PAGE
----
physician. And just like Dr. Galindo, the center is
filling an acute need for quality medical care. It has
already gained national recognition and may serve as
a model from which a decentralized health care system
can be designed and utilized for the entire country
Dr. Ron Worley, an oral surgeon
from Moses Lake, Washington, and part-time Roatan resident,
is the main driving force behind the clinic. Worley
said he first came to the Bay Islands with the International
Living group and purchased property on French Key. During
that trip he also visited Utila, where the owners of
the Utila Lodge "bent his ear" about the challenges
of finding quality medical care on the islands.
In response to this need, Worley
created From the Heart, a foundation that addresses
the lack of medical access throughout Central America.
The Foundation is run by a Board of Directors, of which
Worley is President. After
hearing Dr. Worley's vision for a clinic, the town of
Punta Gorda donated a one acre parcel of land. Just
three months later, construction of the 5,800 square
foot facility began on the main road near the impoverished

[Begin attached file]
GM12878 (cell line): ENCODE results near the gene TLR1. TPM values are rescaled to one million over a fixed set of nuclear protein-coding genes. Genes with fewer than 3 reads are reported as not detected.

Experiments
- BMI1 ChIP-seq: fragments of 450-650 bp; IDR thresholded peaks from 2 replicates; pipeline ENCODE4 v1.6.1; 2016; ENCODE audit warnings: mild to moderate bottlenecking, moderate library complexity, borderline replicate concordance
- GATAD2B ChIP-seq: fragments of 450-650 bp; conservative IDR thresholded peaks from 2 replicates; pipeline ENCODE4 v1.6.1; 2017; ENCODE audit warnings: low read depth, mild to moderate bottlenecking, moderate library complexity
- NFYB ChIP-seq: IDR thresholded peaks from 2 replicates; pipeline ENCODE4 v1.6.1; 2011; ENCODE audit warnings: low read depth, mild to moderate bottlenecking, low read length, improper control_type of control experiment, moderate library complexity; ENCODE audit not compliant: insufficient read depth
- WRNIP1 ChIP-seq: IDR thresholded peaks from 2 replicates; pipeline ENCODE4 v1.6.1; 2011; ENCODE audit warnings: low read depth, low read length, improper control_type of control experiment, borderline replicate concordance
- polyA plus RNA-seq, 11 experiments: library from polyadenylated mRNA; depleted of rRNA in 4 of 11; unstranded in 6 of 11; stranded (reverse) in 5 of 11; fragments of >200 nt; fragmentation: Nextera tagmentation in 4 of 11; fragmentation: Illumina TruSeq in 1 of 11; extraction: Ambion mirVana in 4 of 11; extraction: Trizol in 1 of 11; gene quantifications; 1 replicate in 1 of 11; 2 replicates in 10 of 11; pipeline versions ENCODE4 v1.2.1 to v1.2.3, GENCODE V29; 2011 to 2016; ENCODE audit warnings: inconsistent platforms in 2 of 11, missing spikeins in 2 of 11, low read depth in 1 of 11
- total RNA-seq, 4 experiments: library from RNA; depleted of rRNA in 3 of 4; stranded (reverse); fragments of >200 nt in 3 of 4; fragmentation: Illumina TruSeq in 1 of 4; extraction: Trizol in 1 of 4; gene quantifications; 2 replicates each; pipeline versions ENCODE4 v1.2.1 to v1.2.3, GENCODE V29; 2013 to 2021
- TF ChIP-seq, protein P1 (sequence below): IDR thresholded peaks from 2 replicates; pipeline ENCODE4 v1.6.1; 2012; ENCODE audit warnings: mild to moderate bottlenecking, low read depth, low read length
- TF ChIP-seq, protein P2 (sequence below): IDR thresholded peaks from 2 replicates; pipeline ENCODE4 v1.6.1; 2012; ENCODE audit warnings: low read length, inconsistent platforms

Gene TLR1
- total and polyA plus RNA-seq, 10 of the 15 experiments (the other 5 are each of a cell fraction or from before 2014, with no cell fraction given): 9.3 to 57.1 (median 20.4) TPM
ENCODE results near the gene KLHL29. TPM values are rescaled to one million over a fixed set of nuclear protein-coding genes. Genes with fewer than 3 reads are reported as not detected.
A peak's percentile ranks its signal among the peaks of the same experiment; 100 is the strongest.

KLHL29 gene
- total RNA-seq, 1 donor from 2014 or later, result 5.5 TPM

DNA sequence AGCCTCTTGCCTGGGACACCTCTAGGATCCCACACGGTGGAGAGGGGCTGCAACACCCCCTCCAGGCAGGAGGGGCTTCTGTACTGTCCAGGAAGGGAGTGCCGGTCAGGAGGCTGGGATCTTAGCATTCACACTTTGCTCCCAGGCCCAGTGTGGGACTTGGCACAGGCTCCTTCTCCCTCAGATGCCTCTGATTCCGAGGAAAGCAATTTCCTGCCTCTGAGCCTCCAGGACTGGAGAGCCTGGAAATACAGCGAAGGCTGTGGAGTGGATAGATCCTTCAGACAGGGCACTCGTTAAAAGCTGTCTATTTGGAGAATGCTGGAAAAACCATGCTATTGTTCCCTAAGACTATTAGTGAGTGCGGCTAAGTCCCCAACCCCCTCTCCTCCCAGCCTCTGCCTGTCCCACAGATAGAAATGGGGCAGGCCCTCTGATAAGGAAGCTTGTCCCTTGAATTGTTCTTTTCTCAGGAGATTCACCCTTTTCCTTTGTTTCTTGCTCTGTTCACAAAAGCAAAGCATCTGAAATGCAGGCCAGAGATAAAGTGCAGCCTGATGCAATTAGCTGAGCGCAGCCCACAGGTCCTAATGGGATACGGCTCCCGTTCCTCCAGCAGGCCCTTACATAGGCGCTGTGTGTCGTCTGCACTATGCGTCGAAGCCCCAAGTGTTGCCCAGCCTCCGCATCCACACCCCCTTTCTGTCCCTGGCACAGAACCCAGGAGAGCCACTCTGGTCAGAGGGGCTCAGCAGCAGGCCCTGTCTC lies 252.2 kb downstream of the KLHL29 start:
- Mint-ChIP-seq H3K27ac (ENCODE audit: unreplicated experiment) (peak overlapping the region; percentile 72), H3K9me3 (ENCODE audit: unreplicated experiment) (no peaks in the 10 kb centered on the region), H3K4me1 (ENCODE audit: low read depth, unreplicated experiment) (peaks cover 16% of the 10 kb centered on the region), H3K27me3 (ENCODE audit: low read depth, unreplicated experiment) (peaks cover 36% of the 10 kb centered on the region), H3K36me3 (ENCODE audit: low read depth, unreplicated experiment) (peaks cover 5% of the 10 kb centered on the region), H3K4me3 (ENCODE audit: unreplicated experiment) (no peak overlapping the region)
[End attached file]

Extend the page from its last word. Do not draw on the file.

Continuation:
Medical Director Dr. Amanda
Everett, who was born and raised in Coxen Hole, is a
direct descendent of
Dr. Polo Galindo. After attending medical
school in Tegucigalpa and working a short while,
to Roatan to serve her people on the island that she
loves so much.
in school, Dr. Amanda met Dr. Zeni Duarte, from Tegucigalpa,
who is the clinic's resident physician. Dr. Shari Webster,
the resident dentist is also from Coxen Hole.
The sparkling clean building includes
four medical exam rooms, two dental treatment rooms,
an observation room, x-ray lab, dental lab, a minor
surgery room, and an analysis lab. Both doctors say
the pharmacy, with air-conditioning to preserve medications,
is their favorite room. Three apartments under the clinic
provide living space for the resident and visiting physicians.
According to Dr. Amanda, the clinic
sees an average of 10 to 15 patients a day. The visits